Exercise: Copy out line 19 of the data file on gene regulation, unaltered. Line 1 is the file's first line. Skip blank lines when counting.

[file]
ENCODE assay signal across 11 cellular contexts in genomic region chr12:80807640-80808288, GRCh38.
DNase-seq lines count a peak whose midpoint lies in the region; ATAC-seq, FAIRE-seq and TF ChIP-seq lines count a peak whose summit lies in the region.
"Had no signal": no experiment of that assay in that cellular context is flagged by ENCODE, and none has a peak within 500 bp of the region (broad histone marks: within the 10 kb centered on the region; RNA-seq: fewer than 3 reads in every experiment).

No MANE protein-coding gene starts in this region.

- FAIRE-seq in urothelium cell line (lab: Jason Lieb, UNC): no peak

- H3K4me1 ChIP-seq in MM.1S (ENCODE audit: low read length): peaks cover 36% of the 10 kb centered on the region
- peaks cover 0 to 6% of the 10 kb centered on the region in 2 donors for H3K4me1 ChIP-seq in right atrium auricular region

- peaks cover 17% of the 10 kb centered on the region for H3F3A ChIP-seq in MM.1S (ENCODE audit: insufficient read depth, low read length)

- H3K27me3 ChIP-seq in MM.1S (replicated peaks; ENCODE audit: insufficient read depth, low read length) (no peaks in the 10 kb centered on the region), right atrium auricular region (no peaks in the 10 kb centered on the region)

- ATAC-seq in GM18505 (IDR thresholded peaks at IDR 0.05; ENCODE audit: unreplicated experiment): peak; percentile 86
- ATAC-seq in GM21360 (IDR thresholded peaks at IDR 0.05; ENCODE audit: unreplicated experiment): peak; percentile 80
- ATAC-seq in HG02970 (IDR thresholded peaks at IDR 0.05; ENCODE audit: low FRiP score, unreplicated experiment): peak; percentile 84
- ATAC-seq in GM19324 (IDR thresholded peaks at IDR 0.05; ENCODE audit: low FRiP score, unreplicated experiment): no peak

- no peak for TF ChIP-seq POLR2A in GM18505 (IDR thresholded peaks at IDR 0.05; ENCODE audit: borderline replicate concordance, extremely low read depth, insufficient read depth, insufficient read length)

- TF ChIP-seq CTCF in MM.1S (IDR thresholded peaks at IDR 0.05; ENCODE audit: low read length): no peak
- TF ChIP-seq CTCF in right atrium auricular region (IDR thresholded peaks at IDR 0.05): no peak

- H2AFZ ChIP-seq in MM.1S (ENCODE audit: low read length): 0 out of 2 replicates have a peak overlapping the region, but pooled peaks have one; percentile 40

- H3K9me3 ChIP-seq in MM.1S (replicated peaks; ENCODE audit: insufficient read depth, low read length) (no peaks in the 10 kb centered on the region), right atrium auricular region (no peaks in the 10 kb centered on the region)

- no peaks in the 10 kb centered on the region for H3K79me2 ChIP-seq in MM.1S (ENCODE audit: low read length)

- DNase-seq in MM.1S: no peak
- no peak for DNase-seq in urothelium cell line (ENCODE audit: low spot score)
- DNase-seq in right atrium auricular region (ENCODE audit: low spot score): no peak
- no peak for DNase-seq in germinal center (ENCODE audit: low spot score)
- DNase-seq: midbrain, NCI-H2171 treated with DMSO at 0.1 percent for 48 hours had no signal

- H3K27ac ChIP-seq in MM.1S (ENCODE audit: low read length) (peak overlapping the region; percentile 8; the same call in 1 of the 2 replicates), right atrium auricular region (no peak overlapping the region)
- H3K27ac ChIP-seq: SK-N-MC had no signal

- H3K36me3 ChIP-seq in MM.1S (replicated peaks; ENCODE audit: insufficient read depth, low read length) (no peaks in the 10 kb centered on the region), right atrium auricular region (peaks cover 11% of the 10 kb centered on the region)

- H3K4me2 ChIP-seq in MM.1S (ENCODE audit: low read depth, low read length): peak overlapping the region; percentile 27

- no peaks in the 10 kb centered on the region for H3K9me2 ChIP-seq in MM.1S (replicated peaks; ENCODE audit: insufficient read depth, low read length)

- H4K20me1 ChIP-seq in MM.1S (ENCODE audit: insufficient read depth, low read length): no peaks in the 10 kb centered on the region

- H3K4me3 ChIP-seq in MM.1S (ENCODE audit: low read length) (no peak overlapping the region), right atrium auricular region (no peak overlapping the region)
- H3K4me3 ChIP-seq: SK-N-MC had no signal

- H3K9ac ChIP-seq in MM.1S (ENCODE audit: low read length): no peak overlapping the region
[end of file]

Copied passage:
- no peaks in the 10 kb centered on the region for H3K79me2 ChIP-seq in MM.1S (ENCODE audit: low read length)